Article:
Romania offers a lot for visitors and expats alike. You can take a tour of the enormous - and somewhat overwhelming - Palace of the Parliament, which...
If vibrant cities with excellent dining, a great nightlife and eclectic architecture are your thing, you’ll love Romania. From trendy city hotspots to enchanting medieval villages and fairytale castles, this underrated destination truly has something for everyone. Even better, it’s one of the safest and cheapest countries to visit in Europe.
But what’s the best way to pay for things in Romania?
Read on find out about the best ways to get money for an unforgettable holiday in Romania.
Even though it joined the European Union in 2007, Romania hasn’t adopted the Euro yet (it’s scheduled to do so in 2019). The official currency in Romania is the Leu (Lei in plural).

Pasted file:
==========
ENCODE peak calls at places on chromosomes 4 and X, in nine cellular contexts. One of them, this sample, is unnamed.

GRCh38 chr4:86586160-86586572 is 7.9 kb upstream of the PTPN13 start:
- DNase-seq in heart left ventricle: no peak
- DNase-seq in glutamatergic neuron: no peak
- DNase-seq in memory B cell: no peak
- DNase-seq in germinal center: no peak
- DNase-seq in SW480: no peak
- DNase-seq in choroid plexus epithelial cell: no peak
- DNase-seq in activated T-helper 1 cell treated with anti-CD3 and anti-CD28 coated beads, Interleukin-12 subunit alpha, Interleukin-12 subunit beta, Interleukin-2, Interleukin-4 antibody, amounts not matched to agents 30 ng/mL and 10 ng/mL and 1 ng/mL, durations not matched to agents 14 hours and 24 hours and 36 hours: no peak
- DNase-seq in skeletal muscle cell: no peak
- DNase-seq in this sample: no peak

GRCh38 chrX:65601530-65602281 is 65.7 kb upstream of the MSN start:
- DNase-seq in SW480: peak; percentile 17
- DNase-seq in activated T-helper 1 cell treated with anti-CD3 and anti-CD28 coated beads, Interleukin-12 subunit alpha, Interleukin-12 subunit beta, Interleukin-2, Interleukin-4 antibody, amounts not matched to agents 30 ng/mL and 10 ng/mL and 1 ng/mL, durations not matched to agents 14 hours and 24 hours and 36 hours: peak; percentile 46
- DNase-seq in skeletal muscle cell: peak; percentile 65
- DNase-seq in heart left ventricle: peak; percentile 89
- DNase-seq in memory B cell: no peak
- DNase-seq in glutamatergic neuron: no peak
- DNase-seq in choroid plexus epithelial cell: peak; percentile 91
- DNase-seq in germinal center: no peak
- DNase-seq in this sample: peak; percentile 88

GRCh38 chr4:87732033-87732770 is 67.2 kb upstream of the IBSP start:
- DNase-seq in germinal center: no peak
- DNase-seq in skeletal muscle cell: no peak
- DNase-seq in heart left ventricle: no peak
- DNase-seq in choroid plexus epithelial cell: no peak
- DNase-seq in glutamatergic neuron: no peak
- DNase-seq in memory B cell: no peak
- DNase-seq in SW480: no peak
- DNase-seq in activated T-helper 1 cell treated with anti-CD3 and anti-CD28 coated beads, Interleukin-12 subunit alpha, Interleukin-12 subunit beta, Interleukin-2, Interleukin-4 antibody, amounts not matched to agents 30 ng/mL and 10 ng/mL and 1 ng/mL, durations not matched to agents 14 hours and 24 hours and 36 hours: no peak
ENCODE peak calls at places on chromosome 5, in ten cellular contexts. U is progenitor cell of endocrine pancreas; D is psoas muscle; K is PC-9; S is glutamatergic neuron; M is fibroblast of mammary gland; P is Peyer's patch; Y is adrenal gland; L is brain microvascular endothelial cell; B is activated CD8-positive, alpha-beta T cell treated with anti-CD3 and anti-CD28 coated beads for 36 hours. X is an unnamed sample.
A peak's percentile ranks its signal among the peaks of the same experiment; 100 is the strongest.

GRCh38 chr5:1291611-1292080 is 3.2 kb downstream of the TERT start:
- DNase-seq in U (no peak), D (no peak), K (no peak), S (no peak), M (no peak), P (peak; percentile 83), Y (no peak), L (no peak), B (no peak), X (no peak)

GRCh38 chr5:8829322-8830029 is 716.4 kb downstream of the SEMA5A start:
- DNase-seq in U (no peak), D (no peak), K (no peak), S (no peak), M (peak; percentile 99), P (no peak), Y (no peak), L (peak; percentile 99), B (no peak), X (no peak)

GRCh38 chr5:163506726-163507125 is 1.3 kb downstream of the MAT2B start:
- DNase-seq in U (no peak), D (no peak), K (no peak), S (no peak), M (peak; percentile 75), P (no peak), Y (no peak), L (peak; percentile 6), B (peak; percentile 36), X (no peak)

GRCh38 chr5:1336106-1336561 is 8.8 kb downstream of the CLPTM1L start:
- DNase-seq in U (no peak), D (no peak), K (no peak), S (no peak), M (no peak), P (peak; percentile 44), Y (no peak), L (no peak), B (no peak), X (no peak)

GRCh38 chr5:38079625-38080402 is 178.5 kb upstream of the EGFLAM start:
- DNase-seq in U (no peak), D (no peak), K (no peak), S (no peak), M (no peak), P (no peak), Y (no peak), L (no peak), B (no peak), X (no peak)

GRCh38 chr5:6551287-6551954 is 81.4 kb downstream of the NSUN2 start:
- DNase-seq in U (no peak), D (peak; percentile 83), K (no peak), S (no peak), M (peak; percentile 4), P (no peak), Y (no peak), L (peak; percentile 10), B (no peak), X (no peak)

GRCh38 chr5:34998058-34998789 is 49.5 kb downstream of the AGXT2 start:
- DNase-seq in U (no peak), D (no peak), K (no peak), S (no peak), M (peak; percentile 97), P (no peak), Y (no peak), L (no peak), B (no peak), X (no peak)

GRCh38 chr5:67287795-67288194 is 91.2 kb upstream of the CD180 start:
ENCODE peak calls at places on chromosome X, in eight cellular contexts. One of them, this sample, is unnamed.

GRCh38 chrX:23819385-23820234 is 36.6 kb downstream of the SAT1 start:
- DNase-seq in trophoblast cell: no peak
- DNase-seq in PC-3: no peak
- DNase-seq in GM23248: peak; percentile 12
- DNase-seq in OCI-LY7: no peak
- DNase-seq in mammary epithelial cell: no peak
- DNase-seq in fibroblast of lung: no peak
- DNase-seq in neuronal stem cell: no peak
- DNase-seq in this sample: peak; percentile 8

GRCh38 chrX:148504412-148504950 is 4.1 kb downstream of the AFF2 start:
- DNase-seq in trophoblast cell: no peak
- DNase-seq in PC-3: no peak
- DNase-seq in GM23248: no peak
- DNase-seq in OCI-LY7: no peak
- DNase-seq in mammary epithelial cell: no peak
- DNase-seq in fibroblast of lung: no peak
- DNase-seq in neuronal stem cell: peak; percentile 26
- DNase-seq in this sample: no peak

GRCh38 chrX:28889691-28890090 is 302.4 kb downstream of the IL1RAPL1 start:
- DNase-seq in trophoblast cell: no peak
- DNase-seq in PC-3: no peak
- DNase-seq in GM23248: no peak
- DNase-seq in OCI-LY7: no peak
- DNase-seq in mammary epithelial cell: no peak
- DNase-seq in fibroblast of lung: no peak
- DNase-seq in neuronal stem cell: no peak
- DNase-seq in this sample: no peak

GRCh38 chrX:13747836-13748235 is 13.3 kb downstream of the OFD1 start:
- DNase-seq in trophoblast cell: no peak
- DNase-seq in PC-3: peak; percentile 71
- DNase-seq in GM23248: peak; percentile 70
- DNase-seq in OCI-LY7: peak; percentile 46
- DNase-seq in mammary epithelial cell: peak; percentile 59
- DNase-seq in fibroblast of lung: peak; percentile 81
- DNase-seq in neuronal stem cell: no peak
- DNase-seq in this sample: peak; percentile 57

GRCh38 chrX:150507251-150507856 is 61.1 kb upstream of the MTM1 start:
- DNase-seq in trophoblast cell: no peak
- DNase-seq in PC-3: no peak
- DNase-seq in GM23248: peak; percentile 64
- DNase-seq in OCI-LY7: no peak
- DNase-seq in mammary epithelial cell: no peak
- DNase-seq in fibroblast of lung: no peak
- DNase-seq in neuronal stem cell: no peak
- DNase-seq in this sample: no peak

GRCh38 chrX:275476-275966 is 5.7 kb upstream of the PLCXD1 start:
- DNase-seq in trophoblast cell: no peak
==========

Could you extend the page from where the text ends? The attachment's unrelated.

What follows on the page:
The Leu is a floating currency, which means its exchange rate fluctuates depending on supply and demand. One Leu (L1) is made up of 100 Bani.
A reform in 2005 changed the Leu’s value so that L1 in new money is equivalent to L10,000 in old Lei. Old banknotes in the higher denominations are no longer in circulation.
New Lei banknotes are available in denominations of 1, 5, 10, 50, 100, 200 and 500. L1, L5, L10, L50 and L100 are the most commonly used notes. L200 and L500 notes are rarely used. They also aren’t dispensed by ATMs. Bani coins come in denominations of 1, 5, 10 and 50. 10 and 50 bani are the most common coins in circulation.
Euros are sometimes accepted at larger hotels in Bucharest. However, the Leu is the only currency that should be used in Romania.